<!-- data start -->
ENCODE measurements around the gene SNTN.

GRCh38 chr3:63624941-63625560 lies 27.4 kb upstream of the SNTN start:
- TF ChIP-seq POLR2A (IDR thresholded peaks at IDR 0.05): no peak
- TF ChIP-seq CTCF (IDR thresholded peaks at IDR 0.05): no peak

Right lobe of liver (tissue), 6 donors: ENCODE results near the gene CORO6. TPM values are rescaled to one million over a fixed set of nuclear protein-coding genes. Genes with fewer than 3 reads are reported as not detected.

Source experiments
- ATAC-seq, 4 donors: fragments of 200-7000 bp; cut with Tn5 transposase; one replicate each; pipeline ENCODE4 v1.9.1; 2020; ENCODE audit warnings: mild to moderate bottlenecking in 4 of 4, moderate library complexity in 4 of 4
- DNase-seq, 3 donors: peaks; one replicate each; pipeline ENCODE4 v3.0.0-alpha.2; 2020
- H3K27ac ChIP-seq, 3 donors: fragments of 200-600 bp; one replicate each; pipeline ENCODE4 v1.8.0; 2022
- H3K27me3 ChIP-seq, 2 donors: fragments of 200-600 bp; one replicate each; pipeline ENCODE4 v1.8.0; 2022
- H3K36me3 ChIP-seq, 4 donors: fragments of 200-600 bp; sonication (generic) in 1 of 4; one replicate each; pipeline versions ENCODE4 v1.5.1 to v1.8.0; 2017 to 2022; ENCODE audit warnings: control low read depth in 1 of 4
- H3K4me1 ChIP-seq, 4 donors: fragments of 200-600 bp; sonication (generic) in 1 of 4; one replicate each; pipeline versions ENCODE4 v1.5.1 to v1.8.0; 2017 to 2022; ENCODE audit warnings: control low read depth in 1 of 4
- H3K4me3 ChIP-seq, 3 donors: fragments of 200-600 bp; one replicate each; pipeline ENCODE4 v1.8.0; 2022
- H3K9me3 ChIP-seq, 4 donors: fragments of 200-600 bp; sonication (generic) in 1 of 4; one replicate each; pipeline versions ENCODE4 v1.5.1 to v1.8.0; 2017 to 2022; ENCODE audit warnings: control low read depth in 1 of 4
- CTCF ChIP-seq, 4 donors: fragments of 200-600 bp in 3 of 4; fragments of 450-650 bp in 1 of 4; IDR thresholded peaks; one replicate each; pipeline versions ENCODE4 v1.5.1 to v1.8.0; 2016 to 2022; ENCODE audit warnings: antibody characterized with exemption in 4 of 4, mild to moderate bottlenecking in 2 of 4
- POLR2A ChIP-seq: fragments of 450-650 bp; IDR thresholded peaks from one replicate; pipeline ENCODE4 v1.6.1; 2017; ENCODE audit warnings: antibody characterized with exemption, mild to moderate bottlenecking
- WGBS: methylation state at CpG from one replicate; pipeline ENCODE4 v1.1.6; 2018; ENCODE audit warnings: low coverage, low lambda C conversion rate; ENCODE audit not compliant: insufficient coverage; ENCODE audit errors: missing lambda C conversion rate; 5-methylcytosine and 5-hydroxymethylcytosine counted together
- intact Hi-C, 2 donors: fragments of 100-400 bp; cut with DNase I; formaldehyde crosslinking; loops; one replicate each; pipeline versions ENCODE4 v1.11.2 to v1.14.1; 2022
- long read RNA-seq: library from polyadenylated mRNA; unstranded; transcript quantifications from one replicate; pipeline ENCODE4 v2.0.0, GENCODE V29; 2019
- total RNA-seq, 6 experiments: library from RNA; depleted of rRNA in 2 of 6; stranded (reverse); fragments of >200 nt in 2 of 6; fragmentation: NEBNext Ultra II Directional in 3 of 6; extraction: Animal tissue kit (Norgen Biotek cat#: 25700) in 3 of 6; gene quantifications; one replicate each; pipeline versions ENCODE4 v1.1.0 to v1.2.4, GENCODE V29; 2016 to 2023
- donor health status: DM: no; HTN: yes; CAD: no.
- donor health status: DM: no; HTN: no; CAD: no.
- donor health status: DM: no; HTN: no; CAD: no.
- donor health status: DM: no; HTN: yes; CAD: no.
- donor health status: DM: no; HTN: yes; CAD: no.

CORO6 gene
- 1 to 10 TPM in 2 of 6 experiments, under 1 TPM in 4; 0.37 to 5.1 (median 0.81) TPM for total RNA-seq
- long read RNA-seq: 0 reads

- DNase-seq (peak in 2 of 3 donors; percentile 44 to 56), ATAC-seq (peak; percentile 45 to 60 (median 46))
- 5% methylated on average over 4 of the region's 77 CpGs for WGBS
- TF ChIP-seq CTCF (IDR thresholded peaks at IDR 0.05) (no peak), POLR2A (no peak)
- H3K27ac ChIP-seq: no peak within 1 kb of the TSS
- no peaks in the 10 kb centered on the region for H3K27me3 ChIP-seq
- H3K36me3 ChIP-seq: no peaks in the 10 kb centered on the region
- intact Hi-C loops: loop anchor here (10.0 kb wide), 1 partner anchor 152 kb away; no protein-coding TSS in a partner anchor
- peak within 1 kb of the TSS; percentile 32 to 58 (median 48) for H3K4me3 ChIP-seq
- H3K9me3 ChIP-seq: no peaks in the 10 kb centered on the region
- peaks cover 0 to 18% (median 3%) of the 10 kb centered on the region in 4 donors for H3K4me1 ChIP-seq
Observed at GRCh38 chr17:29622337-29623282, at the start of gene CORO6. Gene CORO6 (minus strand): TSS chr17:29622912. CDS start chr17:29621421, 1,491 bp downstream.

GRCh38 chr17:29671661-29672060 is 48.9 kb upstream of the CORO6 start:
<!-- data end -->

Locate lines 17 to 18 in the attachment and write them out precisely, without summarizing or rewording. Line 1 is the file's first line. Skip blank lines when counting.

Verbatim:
- WGBS: methylation state at CpG from one replicate; pipeline ENCODE4 v1.1.6; 2018; ENCODE audit warnings: low coverage, low lambda C conversion rate; ENCODE audit not compliant: insufficient coverage; ENCODE audit errors: missing lambda C conversion rate; 5-methylcytosine and 5-hydroxymethylcytosine counted together
- intact Hi-C, 2 donors: fragments of 100-400 bp; cut with DNase I; formaldehyde crosslinking; loops; one replicate each; pipeline versions ENCODE4 v1.11.2 to v1.14.1; 2022